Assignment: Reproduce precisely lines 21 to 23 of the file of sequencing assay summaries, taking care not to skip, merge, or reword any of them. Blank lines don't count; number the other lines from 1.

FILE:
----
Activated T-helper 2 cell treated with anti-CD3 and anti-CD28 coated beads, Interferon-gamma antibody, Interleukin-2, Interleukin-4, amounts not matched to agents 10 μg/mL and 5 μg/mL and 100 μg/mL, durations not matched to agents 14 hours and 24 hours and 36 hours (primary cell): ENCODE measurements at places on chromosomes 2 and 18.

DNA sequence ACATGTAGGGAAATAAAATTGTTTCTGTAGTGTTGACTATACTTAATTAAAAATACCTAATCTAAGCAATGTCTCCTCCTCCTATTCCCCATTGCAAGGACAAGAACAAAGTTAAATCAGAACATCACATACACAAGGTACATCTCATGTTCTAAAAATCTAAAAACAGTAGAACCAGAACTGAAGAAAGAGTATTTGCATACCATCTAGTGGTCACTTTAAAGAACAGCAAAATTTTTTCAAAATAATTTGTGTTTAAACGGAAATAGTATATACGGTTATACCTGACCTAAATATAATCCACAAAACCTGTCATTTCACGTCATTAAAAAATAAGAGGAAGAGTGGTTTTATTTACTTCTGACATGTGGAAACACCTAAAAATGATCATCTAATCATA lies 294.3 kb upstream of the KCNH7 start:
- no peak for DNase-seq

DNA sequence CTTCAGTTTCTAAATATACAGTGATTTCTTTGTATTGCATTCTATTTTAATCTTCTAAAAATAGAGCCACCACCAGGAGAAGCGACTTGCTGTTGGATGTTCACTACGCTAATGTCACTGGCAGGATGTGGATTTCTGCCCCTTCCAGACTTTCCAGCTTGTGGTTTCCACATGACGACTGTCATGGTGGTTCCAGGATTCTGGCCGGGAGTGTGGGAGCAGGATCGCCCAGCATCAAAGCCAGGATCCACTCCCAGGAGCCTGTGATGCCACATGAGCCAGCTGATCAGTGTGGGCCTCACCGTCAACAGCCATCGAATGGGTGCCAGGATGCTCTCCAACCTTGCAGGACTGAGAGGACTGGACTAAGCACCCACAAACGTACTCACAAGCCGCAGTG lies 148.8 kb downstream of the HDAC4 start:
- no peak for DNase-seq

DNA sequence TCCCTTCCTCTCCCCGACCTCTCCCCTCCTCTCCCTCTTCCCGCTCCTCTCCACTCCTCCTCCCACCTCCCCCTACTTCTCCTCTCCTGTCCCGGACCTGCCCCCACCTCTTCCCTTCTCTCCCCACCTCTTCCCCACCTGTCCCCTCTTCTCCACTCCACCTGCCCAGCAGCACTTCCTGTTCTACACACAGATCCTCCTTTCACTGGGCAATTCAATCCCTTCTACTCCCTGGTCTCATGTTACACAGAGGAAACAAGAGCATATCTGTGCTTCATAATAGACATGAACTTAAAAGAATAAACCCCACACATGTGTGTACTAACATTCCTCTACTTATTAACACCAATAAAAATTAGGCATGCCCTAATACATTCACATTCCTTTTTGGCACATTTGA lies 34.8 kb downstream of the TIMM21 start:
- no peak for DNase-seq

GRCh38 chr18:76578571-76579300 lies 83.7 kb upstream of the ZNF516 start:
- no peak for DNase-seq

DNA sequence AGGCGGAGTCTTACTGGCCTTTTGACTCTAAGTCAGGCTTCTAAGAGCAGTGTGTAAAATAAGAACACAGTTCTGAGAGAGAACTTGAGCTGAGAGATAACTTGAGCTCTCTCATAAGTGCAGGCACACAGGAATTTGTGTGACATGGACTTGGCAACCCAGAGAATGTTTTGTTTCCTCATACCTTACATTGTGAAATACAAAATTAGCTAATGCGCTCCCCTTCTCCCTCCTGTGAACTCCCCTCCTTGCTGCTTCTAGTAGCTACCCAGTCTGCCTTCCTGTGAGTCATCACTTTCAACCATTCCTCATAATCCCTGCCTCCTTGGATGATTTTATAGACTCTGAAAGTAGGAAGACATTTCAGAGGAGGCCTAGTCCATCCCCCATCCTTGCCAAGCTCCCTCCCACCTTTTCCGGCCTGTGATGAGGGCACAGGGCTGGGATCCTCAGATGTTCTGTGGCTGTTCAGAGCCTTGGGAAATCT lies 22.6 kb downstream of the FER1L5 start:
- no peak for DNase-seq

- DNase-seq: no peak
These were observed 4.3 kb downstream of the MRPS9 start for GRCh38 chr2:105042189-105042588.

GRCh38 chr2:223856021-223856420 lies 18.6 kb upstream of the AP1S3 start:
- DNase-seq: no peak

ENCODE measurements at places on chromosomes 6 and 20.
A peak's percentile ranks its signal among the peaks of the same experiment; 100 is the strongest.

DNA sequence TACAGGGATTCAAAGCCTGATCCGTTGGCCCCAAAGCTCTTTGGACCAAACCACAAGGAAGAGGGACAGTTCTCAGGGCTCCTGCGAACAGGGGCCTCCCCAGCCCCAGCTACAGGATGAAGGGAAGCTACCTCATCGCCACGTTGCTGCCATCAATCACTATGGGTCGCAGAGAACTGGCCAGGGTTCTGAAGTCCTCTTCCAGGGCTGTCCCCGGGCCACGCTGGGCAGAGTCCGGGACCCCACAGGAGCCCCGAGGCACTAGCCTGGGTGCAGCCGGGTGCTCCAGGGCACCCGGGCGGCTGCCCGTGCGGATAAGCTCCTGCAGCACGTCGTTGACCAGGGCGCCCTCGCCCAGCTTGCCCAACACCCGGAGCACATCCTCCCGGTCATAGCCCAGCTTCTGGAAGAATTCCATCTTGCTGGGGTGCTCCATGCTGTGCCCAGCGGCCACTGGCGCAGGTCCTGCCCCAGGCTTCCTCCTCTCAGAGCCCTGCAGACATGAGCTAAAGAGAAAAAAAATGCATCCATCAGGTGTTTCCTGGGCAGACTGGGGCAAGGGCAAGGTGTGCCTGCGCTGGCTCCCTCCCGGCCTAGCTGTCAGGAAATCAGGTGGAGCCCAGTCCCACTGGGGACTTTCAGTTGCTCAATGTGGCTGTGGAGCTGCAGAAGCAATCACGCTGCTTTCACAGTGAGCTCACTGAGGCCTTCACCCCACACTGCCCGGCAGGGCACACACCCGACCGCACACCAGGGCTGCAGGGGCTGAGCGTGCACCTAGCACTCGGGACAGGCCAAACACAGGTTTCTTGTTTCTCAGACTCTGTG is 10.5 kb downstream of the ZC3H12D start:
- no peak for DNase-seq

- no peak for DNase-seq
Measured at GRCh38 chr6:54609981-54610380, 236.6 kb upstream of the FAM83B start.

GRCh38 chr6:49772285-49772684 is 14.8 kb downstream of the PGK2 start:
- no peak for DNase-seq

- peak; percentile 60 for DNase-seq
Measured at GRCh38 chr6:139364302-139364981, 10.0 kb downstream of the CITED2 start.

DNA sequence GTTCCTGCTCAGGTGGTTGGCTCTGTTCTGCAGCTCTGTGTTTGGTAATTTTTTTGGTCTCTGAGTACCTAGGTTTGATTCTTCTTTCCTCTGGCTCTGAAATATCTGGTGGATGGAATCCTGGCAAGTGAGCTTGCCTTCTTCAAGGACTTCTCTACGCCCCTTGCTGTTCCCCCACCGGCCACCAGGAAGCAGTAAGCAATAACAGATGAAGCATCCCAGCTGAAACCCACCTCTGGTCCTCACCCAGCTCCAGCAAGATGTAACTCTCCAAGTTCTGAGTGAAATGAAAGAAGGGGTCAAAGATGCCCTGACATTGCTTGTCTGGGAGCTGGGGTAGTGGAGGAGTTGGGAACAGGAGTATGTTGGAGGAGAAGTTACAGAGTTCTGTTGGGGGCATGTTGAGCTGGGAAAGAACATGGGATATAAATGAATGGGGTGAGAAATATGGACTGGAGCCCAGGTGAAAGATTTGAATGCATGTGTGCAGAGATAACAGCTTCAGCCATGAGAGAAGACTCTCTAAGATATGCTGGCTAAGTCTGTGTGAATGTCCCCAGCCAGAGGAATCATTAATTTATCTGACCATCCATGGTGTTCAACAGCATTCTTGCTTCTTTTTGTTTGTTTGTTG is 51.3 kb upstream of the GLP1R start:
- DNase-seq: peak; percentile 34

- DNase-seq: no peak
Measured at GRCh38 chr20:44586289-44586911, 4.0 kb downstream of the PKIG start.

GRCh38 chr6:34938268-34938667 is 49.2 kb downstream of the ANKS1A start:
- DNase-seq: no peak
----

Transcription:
Measured at GRCh38 chr6:54609981-54610380, 236.6 kb upstream of the FAM83B start.

GRCh38 chr6:49772285-49772684 is 14.8 kb downstream of the PGK2 start:
- no peak for DNase-seq